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US stocks traded flat on Tuesday as yields on Spain's 10-year bond hit a euro-era high, pointing to continued stress in the nation's debt markets shortly after an announced European Union bailout.
While a $125 billion aid package to Spain did ease some concerns about the region's debt crisis, questions remained about the terms of the deal and the impact it could have on Spanish debt levels.
US equities have been closely correlated to developments in Europe's financial crisis on concerns about how it might impact global growth prospects.
Investors also looked to critical weekend elections in Greece, which are still viewed as a major headwind that could result in the country leaving the euro zone.
Nicholas Colas, chief market strategist at the ConvergEx Group in New York, predicted swings in equities around the close of European markets, “since that's where all our catalysts are coming from.
“It is nice to see us holding above 1,300 (on the S&P), which is an important number psychologically, but it is very possible that we see another disappointing sell-off like yesterday,” he added.
Volatility after the close of European markets is expected to persist until more clarity is received on Greece's government makeup and the stability of Spain's banking system.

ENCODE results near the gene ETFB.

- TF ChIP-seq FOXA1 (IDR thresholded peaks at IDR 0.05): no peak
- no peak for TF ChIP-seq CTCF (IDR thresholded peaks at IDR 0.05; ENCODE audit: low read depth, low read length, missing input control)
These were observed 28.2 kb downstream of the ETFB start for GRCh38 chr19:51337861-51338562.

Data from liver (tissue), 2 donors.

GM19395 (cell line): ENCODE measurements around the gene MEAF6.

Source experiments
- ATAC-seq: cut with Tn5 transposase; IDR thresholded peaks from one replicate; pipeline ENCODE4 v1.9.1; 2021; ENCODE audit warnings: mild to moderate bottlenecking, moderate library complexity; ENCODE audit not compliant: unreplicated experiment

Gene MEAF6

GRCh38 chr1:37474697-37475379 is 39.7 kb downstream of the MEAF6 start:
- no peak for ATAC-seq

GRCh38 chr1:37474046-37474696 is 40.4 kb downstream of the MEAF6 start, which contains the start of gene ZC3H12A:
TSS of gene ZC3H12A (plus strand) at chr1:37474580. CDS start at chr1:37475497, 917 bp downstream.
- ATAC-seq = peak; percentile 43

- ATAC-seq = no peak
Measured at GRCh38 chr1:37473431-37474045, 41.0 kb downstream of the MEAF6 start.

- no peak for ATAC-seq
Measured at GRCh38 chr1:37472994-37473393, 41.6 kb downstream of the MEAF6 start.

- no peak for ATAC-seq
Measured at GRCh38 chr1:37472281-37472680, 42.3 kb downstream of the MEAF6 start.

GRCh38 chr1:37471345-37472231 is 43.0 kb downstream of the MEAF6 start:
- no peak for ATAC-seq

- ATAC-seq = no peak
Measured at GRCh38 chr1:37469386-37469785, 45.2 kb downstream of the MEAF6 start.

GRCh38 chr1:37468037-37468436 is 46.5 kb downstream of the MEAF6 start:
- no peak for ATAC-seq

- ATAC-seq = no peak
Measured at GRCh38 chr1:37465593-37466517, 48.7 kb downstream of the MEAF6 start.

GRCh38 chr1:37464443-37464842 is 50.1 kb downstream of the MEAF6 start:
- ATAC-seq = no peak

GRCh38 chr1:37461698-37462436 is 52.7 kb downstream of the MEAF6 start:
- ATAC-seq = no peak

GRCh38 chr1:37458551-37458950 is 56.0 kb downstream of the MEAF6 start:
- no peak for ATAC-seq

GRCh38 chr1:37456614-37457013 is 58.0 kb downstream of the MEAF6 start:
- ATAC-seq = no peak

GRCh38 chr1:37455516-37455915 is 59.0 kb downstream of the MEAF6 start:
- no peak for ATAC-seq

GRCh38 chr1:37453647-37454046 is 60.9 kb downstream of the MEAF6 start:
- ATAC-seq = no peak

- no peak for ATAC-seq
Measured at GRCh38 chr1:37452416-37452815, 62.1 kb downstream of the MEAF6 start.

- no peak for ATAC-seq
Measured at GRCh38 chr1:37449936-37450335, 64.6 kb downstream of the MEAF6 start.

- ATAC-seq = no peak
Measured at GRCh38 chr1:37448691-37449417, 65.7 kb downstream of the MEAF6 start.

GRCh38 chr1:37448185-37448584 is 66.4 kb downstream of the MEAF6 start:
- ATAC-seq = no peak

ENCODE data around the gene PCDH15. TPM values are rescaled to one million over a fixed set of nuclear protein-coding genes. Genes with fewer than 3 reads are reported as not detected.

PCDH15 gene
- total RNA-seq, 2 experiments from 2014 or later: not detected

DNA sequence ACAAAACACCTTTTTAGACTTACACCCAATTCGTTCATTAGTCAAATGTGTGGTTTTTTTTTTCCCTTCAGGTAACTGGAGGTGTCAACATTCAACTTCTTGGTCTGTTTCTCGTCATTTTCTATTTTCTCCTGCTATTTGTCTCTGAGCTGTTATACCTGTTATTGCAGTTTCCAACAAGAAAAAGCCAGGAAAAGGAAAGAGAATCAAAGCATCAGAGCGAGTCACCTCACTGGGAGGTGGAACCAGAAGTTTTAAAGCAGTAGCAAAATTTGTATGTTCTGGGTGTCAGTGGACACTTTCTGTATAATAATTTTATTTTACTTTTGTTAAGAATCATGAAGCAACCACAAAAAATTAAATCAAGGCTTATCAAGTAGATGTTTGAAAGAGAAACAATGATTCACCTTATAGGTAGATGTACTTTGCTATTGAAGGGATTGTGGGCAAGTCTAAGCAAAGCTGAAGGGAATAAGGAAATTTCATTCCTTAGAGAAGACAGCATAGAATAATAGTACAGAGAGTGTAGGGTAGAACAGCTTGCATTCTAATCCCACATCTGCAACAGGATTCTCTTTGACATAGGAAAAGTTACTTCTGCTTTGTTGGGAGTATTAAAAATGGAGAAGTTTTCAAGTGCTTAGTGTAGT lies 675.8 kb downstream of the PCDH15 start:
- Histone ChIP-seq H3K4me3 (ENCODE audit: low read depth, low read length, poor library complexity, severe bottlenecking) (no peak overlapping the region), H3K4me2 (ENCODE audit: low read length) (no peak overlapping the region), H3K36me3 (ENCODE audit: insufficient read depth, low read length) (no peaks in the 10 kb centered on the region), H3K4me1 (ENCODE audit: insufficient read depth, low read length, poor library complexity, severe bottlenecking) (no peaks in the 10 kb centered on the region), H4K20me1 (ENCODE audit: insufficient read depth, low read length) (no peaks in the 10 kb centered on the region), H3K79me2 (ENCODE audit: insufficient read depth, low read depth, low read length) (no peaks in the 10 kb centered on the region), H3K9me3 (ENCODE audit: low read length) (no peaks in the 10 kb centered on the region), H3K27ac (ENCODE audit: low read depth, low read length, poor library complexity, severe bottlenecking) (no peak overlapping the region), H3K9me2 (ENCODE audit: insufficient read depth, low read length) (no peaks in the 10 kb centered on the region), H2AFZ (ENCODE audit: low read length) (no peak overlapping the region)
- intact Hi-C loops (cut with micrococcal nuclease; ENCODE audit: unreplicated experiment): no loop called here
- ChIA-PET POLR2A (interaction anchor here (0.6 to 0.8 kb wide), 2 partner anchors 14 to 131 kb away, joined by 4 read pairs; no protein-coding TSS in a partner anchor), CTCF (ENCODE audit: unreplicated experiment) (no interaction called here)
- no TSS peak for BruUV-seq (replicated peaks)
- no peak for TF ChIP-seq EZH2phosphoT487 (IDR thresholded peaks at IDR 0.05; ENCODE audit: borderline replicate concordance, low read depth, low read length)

The Dow Jones industrial average was up 18.47 points, or 0.15 percent, at 12,429.70. The Standard & Poor's 500 Index was down 0.60 points, or 0.05 percent, at 1,308.33.
The Nasdaq Composite Index was down 2.75 points, or 0.10 percent, at 2,806.98.
On Monday, the first trading day after the Spain aid package was announced, shares rallied early in the session before steadily losing ground, ending 1 percent lower.
Energy and material shares, both of which are heavily tethered to sentiment about Europe, were the top gainers, with both up 0.5 percent. Among the most active, Valero Energy Corp rose 3.5 percent to $22.61 while Halliburton Inc was up 1.2 percent to $27.82. US Steel Corp rose 1.3 percent to $18.13.
Michael Kors Holdings Ltd rose 5.5 percent to $40.30 after posting stronger fourth-quarter profit growth and giving a strong full-year outlook.
May US import prices fell 1 percent from April, as expected, according to Labor Department data. Export prices fell 0.4 percent, compared with the expectation for a drop of 1 percent. - Reuters